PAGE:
© 2014 California Headache & Pain Center, Advanced Pain Center. All rights reserved.
Knowledge - Pain

1. Introduction of Pain

    Definition and Classification    More details...

    Social Impact of Pain    More details...

    Principle of making an accurate pain diagnosis    More details...

    Principle of pain management    More details...

2. Important checklist for your pain care    More details...

3. Pain Medications

    Nonopioid analgesics    More details...

    Opioid analgesics    More details...

    Coanaglesics    More details...

4. Common Pain Procedures    More details...
Common Pain Procedures

        Pain procedure provides a quick relief of acute or exacerbated pain.  Due to the relative short half-life of local anesthetics and even steroid, the pain-
relief effect is generally short-term.  It is very important to combine rationale medications with the invasive intervention in order to maximize and prolong the
analgesic effect.  Our center currently focuses on relatively less-invasive office pain procedures.  Occasionally, patients will be referred to anesthesia pain
specialists for more invasive interventions.  The procedures that will be performed in our center include but not limit to:

      1. Local injection

        i. Trigger point injection
            
             1. Muscle
             2. Fascia
             3. Tendon
             4. Cyst and ganglion
             5. Bursa
             6. Para-facet

ii. Joint injection and aspiration

      2.  Peripheral nerve block

            a. Greater and lesser occipital nerve
            b. Trigeminal nerve
            c. Lateral femoral cutaneous nerve
            d. Trigeminal nerve
            e. Sciatic nerve
            f. Intercostal nerve
            g. Median nerve
            h. Other nerves

      3.  Plexus block

            a. Superficial cervical plexus

      4.  Epidural anesthetic injection
       
            a. Caudal
            b. Lumbar

5.  Botulinum toxin-A injection
 
Pain Medications-Coanaglesics

Coanaglesics

1.  Tricyclic antidepressants

i.  Mechanism: Norepinephrine and serotonin reuptake inhibitor.  Enhancement of descending pain inhibitory function.
Ii. Advantage: First line for neuropathic pain, enhancing the effects of opioids or NSAIDS, may be used in children with cancer-related pain.
Ii. Caution:
1. Nocturnal orthostatic hypotension
2. Sedation
3. Dry eye and dry mouth
4. Worsening ventricular arrhythmias (contraindicated in coronary disease)
Iv. Common drugs

1. Amitriptyline (Elavil): probably most potent in TCA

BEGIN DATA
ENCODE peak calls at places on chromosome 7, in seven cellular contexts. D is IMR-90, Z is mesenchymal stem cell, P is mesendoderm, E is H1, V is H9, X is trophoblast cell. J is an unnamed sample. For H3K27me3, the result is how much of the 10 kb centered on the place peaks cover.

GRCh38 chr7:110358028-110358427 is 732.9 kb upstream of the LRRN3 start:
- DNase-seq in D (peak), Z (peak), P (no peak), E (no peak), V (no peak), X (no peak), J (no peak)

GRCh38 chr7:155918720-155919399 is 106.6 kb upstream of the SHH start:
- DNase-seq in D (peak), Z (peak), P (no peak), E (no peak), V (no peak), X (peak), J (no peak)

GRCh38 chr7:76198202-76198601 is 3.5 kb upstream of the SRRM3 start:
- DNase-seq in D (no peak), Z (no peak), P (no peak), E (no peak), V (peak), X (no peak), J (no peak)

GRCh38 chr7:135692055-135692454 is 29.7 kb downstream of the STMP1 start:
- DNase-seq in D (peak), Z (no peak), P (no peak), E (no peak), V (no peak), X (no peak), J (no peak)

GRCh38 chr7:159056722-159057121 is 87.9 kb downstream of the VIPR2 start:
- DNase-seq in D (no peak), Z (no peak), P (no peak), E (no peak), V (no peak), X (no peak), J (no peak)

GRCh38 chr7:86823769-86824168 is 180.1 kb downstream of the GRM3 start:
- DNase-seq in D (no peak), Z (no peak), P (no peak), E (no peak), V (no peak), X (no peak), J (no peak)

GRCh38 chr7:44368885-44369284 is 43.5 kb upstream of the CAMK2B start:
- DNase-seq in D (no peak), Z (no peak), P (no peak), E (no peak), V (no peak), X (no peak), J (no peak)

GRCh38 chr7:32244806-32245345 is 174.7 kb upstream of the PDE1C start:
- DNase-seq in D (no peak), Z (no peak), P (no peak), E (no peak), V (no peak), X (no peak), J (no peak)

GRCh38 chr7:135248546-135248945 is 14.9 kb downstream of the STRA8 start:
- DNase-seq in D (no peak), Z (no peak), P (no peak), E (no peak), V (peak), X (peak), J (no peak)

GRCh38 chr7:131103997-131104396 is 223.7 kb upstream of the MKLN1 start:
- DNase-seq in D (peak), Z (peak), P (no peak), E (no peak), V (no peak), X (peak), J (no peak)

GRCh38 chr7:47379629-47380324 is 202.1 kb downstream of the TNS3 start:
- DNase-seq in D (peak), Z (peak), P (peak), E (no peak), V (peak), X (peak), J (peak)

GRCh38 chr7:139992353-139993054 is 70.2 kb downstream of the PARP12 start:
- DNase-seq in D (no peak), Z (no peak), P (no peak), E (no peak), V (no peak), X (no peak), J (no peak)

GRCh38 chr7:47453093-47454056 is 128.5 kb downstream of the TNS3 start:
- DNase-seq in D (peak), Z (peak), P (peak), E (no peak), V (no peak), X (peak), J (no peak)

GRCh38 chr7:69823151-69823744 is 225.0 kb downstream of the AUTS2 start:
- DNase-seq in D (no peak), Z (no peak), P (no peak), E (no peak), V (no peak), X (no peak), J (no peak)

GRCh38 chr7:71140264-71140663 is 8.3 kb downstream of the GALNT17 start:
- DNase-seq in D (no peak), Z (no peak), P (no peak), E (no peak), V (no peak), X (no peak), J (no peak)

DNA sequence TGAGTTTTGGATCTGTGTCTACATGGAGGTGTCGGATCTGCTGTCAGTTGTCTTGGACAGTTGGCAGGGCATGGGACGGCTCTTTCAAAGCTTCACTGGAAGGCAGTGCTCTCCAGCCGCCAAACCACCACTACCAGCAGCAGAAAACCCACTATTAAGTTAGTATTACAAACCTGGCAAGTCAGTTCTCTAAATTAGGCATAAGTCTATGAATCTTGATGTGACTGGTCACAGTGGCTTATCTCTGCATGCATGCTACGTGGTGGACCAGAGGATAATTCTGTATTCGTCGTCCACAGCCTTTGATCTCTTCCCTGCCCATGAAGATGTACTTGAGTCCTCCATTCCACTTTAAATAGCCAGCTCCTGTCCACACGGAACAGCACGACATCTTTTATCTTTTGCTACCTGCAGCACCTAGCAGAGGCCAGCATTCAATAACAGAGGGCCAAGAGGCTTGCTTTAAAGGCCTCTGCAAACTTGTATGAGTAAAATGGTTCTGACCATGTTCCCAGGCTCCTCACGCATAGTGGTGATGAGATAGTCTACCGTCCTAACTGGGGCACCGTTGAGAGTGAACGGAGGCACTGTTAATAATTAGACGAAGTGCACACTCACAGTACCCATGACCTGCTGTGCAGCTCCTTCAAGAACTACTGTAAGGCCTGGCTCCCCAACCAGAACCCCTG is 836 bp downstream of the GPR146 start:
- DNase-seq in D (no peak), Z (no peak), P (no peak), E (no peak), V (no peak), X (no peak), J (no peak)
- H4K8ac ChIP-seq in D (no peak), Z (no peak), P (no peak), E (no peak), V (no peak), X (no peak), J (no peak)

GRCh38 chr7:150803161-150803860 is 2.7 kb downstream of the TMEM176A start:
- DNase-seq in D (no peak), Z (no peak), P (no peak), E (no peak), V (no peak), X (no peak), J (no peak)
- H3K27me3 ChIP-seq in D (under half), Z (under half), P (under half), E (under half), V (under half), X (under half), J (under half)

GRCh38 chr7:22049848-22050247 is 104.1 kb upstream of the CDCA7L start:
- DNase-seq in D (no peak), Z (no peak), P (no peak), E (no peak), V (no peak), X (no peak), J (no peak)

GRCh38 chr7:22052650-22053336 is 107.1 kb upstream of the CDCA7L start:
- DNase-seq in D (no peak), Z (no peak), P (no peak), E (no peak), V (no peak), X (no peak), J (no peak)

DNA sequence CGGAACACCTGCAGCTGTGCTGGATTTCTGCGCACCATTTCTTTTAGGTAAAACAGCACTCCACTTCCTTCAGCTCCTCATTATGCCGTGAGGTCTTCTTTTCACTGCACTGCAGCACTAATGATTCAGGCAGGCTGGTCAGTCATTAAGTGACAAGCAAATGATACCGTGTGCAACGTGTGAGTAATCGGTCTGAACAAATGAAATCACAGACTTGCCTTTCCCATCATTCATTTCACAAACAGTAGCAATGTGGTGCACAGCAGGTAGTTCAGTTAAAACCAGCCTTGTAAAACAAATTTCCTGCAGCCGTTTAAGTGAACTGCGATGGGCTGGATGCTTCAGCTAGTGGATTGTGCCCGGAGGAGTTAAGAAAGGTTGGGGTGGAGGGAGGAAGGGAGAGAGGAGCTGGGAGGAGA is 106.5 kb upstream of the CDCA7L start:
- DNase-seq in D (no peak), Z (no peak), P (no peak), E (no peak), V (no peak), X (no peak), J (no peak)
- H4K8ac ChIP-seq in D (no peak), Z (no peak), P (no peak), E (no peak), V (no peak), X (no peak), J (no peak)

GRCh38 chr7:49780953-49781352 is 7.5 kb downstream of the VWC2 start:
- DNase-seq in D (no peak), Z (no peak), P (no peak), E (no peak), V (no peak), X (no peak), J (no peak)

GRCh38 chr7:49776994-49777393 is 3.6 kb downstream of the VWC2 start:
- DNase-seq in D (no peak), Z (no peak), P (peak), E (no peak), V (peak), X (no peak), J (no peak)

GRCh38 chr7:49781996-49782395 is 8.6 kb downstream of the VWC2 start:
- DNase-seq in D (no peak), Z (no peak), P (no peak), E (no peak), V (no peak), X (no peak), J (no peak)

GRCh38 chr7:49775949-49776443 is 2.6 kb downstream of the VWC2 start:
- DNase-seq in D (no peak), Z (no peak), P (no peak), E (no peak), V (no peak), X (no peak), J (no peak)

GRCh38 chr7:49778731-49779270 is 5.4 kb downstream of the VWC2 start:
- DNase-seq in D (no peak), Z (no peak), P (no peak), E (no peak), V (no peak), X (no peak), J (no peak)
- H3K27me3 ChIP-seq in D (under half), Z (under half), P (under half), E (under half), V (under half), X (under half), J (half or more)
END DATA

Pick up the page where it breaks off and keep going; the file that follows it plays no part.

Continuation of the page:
2. Desipramine (Norpramin): least sedation
3. Nortriptyline (Pamelor): fewer side effects
4. Imipramine (Tofranil): potent and fewer side effects

2.  Antiepileptic drugs
i.  Proposed mechanism:
1. Inhibition of ectopic, spontaneous firing of sensory neurons
2. Inhibition of glutamate transmission or glutamate receptors
3. Enhancement of GABA inhibitory function.
ii. Advantage: important option for neuropathic pain, especially used for patients who cannot tolerate TCAs, and the pain shooting in quality.
iii. Caution: various, such as sedation, extremity tingling and numbness.
iv. Common drugs

1. Gabapentin (Neurontin): Best studied and best tolerance.  Probably the most commonly used AED for neuropathic pain
2. Phenytoin (Dilantin)
3. Carbamazepine (Tegretol)
4. Oxycarbazapine (Trileptal)
5. Topiramate (Topamax)
6. Valproic acid / sodium valproate (depakote, depacon)
7. Tiagabine (Gabitril)
8. Levetiracetam (Keppra)
9. Lamotrigine (Lamictal)
10. Zonisimade (Zonegran)

3.  Local anesthetics

i. Mechanism: stabilizing sensory neuronal membrane
ii. Advantage: topical dermal anesthesia
iii. Caution: not used in infected area
iv. Common drugs

1. Lidocaine 5% patches (Lidoderm): FDA-approved for postherpetic neuralgia
2. EMLA cream: mixture of local lidocaine and prilocaine

4.  Glucocorticoids

i. Proposed mechanism: Immunosuppression and anti-inflammatory action.
ii. Advantage:
1. Manage acute and chronic cancer pain
i. Directly lyse lymphoma
ii. Manage malignant lesions of the brachial or lumbosacral plexus when opioid is ineffective
iii. Ameliorate nerve pain by reducing edema in tumor and nervous tissue
2. Emergent treatment of suspected spinal cord compression.
iii. Caution in chronic use: weight gain, osteoporosis, Cushing’s syndrome, proximal myopathy, psychosis, risk of GI bleeding, infection
iv. Common drugs:

1. Prednisone
2. Dexamethasone (Decadron)

5.  Skeletal muscle relaxants
i. Mechanism: various.  GABA enhancing, central alpha-2 stimulation, etc.
ii. Advantage: useful adjuncts to analgesics for temporary relief of pain secondary to acute muscle injury
iii. Caution: dependence with chronic use, drowsiness
iv. Common drugs

1. Tizanidine (Zanaflex)
2. Baclofen: analgesic effect, independent of muscle relaxation